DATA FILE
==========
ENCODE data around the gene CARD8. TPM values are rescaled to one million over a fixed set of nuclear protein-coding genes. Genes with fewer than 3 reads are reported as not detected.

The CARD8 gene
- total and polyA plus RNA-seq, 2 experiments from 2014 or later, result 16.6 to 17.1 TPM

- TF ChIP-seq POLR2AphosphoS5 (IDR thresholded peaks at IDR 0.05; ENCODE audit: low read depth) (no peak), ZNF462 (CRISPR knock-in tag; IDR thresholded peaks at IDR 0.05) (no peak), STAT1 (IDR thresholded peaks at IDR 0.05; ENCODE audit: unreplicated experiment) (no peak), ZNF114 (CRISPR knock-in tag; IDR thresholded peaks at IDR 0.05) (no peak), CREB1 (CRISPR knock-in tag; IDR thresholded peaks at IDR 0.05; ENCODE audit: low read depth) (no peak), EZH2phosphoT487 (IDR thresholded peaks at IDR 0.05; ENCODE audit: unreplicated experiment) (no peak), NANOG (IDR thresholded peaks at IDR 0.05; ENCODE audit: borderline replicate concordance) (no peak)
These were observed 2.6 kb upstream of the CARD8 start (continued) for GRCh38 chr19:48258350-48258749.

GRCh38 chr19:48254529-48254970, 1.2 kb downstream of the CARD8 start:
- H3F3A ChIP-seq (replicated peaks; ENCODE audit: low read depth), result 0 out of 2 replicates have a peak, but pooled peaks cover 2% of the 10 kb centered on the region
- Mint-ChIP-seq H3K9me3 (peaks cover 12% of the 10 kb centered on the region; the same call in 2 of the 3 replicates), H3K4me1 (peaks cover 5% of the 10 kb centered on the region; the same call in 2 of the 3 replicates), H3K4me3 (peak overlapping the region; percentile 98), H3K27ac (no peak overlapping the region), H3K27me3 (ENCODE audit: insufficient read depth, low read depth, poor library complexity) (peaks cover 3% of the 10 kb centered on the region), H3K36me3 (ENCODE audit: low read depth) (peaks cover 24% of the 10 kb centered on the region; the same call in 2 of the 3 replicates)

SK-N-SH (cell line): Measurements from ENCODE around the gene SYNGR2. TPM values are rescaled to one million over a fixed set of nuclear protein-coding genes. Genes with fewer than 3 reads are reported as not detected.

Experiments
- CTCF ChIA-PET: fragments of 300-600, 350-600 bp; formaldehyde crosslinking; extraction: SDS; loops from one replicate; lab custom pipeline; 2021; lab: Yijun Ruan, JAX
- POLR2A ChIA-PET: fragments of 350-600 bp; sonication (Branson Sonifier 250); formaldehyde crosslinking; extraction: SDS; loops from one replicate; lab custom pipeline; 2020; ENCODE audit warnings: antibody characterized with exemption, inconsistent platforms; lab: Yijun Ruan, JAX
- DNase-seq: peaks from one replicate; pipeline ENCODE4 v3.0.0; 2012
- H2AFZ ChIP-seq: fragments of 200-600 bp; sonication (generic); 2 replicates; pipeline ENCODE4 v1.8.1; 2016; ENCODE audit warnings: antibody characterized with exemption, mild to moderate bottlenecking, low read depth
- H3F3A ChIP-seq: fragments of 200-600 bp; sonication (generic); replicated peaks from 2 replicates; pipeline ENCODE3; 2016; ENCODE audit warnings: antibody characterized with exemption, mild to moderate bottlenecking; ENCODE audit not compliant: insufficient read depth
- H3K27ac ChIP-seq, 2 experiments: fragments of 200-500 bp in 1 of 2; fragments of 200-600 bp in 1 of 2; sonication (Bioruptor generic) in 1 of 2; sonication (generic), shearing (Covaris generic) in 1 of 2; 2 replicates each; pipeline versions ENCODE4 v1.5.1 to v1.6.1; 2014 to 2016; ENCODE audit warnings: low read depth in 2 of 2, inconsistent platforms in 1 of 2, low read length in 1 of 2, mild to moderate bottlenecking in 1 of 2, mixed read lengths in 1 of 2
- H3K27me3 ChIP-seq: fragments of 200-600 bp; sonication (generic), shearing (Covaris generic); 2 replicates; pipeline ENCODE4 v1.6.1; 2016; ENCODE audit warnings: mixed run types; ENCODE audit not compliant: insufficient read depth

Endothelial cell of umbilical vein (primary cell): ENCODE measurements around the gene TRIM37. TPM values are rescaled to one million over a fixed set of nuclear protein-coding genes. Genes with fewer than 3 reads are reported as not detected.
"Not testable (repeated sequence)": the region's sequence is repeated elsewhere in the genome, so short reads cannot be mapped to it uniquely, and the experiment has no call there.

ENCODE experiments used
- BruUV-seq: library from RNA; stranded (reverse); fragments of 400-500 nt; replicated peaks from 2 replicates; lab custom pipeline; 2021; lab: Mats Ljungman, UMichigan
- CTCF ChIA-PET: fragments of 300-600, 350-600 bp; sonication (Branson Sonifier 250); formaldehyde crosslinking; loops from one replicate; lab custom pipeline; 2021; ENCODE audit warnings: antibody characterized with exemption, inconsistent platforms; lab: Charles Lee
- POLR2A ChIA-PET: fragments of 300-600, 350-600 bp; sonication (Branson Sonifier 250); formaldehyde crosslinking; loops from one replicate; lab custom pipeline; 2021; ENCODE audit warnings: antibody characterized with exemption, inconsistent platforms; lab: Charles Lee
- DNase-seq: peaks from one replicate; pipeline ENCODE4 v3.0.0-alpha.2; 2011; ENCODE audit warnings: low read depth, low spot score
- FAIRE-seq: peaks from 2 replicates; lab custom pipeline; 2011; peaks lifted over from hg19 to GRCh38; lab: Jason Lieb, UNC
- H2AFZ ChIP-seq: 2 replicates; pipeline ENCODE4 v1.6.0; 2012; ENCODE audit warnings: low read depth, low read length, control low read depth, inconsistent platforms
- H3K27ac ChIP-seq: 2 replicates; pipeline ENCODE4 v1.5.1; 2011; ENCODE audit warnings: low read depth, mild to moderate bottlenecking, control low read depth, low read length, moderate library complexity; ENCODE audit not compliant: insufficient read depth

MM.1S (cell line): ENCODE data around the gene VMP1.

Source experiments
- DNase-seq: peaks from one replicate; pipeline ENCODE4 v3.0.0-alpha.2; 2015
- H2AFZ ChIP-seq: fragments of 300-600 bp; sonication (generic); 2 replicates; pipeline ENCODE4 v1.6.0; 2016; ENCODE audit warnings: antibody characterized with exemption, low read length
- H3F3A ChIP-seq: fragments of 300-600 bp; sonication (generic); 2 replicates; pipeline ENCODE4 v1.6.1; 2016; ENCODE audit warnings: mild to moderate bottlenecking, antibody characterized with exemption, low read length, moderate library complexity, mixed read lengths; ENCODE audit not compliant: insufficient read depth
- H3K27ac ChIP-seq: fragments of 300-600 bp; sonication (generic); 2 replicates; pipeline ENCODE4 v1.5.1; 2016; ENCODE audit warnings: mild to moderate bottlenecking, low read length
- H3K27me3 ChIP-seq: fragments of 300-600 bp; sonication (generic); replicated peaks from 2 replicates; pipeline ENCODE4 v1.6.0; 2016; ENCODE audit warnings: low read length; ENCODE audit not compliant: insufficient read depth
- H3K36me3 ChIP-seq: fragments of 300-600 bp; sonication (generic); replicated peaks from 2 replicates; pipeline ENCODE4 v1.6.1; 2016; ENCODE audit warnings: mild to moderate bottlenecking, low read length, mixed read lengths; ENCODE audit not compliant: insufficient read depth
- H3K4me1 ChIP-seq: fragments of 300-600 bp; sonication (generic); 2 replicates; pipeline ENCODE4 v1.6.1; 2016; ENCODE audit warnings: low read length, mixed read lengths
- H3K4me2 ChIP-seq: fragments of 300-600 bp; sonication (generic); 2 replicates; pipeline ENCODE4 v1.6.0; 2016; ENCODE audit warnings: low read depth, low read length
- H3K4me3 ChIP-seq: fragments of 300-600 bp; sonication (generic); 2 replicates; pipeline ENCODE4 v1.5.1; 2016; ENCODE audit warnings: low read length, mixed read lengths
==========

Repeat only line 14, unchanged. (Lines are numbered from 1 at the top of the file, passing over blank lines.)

- H2AFZ ChIP-seq: fragments of 200-600 bp; sonication (generic); 2 replicates; pipeline ENCODE4 v1.8.1; 2016; ENCODE audit warnings: antibody characterized with exemption, mild to moderate bottlenecking, low read depth